THE most powerful Syrian rebel faction on the fringes of Damascus has begun abandoning its stronghold in the once rebel-held enclave of eastern Ghouta.

The move sets the stage for the final chapter of the government’s relentless offensive to fully retake the area after seven years of revolt.

The first fighters from the Army of Islam left the town of Douma in the morning hours of today as part of an evacuation deal that will hand the town to the Syrian government. The rebels were heading to Jarablus, a town in northern Syria where control of the territory is shared between Syrian rebels and Turkish forces.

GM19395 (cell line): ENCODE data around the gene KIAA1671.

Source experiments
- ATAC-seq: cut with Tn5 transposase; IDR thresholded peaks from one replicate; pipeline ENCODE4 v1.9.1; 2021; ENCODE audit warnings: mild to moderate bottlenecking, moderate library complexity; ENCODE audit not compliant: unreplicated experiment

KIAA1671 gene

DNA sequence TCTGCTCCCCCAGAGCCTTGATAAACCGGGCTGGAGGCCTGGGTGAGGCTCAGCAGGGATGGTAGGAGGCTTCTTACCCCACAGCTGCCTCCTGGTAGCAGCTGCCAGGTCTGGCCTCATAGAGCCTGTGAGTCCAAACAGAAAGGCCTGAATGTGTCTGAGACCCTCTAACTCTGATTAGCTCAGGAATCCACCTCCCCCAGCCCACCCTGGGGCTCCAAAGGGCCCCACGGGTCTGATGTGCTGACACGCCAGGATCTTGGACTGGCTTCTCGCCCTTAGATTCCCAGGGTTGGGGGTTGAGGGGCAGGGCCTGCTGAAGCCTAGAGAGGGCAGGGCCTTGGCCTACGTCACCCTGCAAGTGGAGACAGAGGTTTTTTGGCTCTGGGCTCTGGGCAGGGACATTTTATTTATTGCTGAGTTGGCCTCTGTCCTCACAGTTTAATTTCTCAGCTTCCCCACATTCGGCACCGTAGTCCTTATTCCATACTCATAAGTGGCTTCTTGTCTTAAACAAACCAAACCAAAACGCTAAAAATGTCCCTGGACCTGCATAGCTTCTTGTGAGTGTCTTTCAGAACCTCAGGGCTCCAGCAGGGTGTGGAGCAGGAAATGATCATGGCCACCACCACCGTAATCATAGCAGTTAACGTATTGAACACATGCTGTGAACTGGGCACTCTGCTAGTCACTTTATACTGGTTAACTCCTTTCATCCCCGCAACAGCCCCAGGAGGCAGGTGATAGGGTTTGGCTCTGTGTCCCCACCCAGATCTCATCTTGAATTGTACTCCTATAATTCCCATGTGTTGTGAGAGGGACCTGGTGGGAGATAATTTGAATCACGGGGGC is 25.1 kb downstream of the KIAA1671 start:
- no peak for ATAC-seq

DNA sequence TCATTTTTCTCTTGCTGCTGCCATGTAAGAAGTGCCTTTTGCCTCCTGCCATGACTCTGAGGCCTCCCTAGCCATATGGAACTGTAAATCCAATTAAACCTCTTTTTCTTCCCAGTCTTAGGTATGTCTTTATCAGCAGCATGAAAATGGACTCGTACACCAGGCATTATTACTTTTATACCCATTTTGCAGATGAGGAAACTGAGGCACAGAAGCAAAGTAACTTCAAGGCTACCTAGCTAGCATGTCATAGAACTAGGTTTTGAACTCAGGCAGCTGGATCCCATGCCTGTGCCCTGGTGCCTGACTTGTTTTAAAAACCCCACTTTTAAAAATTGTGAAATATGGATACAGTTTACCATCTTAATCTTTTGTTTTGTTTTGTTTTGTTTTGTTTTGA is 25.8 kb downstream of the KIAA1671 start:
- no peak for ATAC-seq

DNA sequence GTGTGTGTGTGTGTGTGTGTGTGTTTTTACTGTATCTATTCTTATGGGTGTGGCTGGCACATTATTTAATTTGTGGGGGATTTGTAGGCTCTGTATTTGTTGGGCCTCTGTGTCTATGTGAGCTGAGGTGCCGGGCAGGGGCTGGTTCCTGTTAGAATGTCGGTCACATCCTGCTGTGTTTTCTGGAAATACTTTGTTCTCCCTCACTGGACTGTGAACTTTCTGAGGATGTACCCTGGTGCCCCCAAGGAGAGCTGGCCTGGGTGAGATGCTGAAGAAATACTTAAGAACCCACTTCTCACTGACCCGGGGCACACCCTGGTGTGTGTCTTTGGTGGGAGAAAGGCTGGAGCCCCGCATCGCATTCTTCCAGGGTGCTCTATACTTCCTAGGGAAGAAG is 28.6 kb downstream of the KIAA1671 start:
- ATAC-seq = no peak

More than 50 buses were dispatched by the Syrian government to Douma to take the rebels out. By midday, only a handful had left for the north in three buses.

There was no immediate comment from the Army of Islam.

The British-based Syrian Observatory for Human Rights, which monitors the civil war through a network of activists on the ground, also reported the evacuation. Rami Abdurrahman, the observatory’s director, said some factions within the Army of Islam oppose evacuating and effectively surrendering Douma to the government of President Bashar Assad.

The deal over Douma would mark the end of a weeks-long push by Assad’s forces to consolidate their control over eastern Ghouta.